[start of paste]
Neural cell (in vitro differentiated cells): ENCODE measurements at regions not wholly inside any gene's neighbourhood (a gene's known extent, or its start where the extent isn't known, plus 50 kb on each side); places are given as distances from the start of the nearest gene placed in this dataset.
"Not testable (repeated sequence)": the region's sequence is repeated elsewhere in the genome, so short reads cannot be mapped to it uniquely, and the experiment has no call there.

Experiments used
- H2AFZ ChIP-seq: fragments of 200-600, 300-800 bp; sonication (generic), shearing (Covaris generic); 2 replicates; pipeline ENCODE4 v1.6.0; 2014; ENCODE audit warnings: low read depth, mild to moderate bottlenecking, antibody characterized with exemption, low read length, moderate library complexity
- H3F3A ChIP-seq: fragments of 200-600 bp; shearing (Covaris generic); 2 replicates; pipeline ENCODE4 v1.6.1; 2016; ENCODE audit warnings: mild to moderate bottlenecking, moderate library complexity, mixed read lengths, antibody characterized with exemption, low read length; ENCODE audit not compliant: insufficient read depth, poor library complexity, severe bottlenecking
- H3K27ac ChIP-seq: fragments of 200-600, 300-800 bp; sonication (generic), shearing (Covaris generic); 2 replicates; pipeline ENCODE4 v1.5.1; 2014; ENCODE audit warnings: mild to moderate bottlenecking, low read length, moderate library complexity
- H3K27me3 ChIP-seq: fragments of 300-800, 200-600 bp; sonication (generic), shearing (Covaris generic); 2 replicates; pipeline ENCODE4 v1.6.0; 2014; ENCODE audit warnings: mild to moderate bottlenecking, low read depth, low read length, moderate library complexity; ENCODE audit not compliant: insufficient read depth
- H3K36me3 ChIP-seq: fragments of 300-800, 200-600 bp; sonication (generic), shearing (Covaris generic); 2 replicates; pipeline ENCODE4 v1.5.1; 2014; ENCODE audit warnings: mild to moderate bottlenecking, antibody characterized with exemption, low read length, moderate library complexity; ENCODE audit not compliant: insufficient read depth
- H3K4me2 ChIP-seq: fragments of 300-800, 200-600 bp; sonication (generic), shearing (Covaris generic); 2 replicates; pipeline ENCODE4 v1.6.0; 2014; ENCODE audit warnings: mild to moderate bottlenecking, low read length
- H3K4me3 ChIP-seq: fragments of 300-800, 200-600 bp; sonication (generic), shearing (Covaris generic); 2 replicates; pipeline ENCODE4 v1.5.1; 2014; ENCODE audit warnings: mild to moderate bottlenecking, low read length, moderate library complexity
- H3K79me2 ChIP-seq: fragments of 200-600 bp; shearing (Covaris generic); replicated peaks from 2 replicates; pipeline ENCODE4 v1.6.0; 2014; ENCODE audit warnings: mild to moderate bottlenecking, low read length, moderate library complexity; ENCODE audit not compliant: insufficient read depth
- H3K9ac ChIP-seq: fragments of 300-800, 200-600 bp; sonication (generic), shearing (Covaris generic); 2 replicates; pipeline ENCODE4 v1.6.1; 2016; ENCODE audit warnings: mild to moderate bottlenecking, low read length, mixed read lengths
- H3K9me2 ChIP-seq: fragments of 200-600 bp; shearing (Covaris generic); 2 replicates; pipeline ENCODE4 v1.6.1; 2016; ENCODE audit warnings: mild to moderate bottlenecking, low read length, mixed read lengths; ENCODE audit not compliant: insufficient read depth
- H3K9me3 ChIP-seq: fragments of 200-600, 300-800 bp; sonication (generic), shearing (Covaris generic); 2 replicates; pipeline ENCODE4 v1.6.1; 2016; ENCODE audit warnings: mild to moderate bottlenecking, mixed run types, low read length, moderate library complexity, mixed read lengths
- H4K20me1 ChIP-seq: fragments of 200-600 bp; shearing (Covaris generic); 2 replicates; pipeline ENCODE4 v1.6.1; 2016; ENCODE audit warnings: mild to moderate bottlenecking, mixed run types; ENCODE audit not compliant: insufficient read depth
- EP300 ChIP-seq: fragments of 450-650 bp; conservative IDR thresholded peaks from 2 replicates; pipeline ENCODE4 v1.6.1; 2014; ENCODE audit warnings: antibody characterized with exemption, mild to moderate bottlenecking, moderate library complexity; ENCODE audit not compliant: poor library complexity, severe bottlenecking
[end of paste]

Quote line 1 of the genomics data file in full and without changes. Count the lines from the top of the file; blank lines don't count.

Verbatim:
Neural cell (in vitro differentiated cells): ENCODE measurements at regions not wholly inside any gene's neighbourhood (a gene's known extent, or its start where the extent isn't known, plus 50 kb on each side); places are given as distances from the start of the nearest gene placed in this dataset.